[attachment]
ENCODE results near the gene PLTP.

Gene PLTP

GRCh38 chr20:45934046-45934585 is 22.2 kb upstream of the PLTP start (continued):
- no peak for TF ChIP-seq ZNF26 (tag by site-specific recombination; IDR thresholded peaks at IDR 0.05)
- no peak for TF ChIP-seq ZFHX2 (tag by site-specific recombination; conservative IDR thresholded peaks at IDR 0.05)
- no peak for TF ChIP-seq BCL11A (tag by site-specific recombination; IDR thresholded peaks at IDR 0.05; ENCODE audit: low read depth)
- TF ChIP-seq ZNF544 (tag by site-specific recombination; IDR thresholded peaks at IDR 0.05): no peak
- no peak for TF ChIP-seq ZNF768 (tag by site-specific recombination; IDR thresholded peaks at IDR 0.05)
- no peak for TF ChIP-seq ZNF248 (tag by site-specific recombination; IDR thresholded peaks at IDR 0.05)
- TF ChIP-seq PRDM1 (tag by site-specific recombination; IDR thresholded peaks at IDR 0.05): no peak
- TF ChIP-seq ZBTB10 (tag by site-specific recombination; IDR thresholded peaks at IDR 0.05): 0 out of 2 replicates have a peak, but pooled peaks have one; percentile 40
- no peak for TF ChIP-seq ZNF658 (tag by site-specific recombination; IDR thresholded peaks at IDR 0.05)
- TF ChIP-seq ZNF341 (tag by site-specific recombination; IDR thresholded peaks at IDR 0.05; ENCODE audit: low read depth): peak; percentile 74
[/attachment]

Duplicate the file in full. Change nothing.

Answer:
ENCODE results near the gene PLTP.

Gene PLTP

GRCh38 chr20:45934046-45934585 is 22.2 kb upstream of the PLTP start (continued):
- no peak for TF ChIP-seq ZNF26 (tag by site-specific recombination; IDR thresholded peaks at IDR 0.05)
- no peak for TF ChIP-seq ZFHX2 (tag by site-specific recombination; conservative IDR thresholded peaks at IDR 0.05)
- no peak for TF ChIP-seq BCL11A (tag by site-specific recombination; IDR thresholded peaks at IDR 0.05; ENCODE audit: low read depth)
- TF ChIP-seq ZNF544 (tag by site-specific recombination; IDR thresholded peaks at IDR 0.05): no peak
- no peak for TF ChIP-seq ZNF768 (tag by site-specific recombination; IDR thresholded peaks at IDR 0.05)
- no peak for TF ChIP-seq ZNF248 (tag by site-specific recombination; IDR thresholded peaks at IDR 0.05)
- TF ChIP-seq PRDM1 (tag by site-specific recombination; IDR thresholded peaks at IDR 0.05): no peak
- TF ChIP-seq ZBTB10 (tag by site-specific recombination; IDR thresholded peaks at IDR 0.05): 0 out of 2 replicates have a peak, but pooled peaks have one; percentile 40
- no peak for TF ChIP-seq ZNF658 (tag by site-specific recombination; IDR thresholded peaks at IDR 0.05)
- TF ChIP-seq ZNF341 (tag by site-specific recombination; IDR thresholded peaks at IDR 0.05; ENCODE audit: low read depth): peak; percentile 74